The Reflective Educator

Education ∪ Math ∪ Technology

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Good leaders, bad leaders

I’ve worked in 4 different schools in my 9 years as a teacher, but under 18 different administrators. Yes, that’s two different administrators per year, on average.

Some of those administrators have been good, some of them have been bad. Some of them have inspired me, some of them have only inspired fear. Some of them have helped move the school forward, and some of them have been incompetent.

A general trend I’ve noticed is that the good leaders know how to help teachers implement good ideas, and how to politely point out the flaws in bad ideas. The good leaders have trusted teachers as professionals and have never acted from a position of authority, but instead from a position of moral leadership. The good leaders have focused on the question, what is best for the children, rather than what will make me look the best. Good leaders develop leadership and actively encourage it.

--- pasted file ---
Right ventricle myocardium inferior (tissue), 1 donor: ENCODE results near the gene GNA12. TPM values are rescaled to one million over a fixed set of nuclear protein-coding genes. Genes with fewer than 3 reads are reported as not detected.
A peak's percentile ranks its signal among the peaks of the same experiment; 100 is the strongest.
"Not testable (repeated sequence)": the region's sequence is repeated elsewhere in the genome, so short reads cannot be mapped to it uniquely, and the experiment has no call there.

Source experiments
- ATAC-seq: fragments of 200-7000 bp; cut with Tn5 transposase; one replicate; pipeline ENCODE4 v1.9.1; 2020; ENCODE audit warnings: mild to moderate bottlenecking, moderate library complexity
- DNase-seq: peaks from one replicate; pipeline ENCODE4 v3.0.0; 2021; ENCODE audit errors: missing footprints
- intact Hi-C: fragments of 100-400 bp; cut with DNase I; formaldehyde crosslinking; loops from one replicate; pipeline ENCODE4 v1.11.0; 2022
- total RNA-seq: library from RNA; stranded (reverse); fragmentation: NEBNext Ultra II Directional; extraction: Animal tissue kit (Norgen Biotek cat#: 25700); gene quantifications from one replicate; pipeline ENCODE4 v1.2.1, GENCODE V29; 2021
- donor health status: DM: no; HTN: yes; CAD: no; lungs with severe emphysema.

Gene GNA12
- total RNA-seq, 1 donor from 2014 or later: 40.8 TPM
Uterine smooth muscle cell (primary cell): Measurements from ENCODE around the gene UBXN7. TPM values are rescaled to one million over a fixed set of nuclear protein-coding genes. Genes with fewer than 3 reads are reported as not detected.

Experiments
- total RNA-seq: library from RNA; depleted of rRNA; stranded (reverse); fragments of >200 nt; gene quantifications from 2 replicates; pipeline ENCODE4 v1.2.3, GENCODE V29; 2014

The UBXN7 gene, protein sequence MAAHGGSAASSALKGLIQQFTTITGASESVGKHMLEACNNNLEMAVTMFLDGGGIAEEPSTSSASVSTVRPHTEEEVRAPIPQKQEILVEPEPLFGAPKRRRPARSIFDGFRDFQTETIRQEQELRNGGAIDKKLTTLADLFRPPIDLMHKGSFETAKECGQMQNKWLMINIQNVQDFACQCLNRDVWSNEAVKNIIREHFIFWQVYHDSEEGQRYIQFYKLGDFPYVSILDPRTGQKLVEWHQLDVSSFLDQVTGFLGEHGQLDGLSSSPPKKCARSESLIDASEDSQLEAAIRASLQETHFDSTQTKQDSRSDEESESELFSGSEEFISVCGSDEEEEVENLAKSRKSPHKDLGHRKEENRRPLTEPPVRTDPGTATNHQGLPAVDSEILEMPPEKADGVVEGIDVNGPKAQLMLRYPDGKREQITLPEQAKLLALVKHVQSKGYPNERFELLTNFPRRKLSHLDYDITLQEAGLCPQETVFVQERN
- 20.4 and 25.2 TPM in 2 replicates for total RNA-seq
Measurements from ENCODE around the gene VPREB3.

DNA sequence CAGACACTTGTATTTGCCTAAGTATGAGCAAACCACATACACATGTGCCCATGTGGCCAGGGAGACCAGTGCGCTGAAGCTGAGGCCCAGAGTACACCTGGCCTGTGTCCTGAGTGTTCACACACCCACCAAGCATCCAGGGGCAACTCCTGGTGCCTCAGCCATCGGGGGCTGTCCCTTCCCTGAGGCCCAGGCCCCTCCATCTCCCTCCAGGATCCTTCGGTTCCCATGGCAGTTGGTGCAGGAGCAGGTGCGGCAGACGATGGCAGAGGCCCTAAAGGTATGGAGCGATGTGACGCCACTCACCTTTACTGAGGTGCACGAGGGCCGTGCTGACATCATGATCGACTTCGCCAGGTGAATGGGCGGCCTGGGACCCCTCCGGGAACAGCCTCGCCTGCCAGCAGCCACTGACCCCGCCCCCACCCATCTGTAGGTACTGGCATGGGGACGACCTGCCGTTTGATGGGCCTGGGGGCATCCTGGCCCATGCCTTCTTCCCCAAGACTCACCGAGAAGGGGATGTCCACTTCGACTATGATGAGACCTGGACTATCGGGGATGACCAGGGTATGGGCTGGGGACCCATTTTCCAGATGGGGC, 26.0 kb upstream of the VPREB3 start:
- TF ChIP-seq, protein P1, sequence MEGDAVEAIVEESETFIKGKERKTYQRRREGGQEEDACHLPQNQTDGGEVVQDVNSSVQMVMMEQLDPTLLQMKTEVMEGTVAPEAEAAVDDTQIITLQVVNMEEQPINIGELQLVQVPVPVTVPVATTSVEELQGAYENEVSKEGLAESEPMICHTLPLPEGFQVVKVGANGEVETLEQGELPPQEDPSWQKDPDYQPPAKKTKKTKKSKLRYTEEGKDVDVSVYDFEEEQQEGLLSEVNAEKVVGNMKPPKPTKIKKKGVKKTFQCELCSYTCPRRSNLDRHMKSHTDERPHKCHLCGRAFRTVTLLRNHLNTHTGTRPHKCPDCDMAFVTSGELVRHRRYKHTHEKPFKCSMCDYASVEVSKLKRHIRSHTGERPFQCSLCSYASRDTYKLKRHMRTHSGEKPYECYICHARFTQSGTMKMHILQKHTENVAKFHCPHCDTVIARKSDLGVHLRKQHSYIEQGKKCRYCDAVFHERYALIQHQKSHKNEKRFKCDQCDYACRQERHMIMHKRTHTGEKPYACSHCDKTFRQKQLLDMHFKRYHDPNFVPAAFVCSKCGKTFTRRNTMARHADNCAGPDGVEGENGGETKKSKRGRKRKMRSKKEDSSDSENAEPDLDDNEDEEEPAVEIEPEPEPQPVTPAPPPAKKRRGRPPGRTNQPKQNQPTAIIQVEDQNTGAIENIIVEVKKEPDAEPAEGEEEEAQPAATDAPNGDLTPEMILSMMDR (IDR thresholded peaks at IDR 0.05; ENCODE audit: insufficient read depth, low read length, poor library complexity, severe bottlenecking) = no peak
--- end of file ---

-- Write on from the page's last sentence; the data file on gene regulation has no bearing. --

The bad leaders have squashed ideas, failed to follow through on their promises, and acted without reason. They have shown up 8 months late for meetings and tried to set the agenda for a group, and disciplined teachers for dropping pencils. Bad leaders treat attempts at leadership from their subordinates as challenges, rather than opportunities. The bad leaders have enacted policies that will not work, have been proven not to work, because they apparently lacked the imagination or the drive to do better.

Bad leadership can be disastrous for a school, whereas with good leaders, you are often unaware of their presence, everything just works.

I know this post isn’t so much about technology leadership so much as just leadership, however, good leaders encourage innovation, and bad leaders have no idea what innovation looks like.